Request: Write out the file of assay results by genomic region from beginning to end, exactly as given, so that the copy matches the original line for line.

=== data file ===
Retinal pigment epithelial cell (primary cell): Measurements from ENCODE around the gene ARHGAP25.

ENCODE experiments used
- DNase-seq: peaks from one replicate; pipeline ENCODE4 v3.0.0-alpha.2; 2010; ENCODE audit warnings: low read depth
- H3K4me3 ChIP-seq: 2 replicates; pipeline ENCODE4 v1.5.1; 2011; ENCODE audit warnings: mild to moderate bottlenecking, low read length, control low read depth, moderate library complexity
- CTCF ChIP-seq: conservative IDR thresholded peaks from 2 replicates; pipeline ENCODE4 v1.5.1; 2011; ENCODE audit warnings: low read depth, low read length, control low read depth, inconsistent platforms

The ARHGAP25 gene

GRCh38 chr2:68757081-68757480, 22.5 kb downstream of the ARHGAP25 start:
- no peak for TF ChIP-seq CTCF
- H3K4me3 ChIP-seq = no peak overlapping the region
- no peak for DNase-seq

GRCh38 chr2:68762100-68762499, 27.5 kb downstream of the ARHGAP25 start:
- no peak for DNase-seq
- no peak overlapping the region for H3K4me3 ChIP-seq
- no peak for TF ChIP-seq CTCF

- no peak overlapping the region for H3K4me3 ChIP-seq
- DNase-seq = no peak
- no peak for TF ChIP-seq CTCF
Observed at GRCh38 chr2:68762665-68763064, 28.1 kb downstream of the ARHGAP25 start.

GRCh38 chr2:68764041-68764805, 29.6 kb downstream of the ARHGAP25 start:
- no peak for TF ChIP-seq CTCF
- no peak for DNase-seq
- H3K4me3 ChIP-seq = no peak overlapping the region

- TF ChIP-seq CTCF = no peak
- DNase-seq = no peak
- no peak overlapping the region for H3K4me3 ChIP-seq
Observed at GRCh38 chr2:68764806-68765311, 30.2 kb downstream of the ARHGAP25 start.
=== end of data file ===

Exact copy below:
Retinal pigment epithelial cell (primary cell): Measurements from ENCODE around the gene ARHGAP25.

ENCODE experiments used
- DNase-seq: peaks from one replicate; pipeline ENCODE4 v3.0.0-alpha.2; 2010; ENCODE audit warnings: low read depth
- H3K4me3 ChIP-seq: 2 replicates; pipeline ENCODE4 v1.5.1; 2011; ENCODE audit warnings: mild to moderate bottlenecking, low read length, control low read depth, moderate library complexity
- CTCF ChIP-seq: conservative IDR thresholded peaks from 2 replicates; pipeline ENCODE4 v1.5.1; 2011; ENCODE audit warnings: low read depth, low read length, control low read depth, inconsistent platforms

The ARHGAP25 gene

GRCh38 chr2:68757081-68757480, 22.5 kb downstream of the ARHGAP25 start:
- no peak for TF ChIP-seq CTCF
- H3K4me3 ChIP-seq = no peak overlapping the region
- no peak for DNase-seq

GRCh38 chr2:68762100-68762499, 27.5 kb downstream of the ARHGAP25 start:
- no peak for DNase-seq
- no peak overlapping the region for H3K4me3 ChIP-seq
- no peak for TF ChIP-seq CTCF

- no peak overlapping the region for H3K4me3 ChIP-seq
- DNase-seq = no peak
- no peak for TF ChIP-seq CTCF
Observed at GRCh38 chr2:68762665-68763064, 28.1 kb downstream of the ARHGAP25 start.

GRCh38 chr2:68764041-68764805, 29.6 kb downstream of the ARHGAP25 start:
- no peak for TF ChIP-seq CTCF
- no peak for DNase-seq
- H3K4me3 ChIP-seq = no peak overlapping the region

- TF ChIP-seq CTCF = no peak
- DNase-seq = no peak
- no peak overlapping the region for H3K4me3 ChIP-seq
Observed at GRCh38 chr2:68764806-68765311, 30.2 kb downstream of the ARHGAP25 start.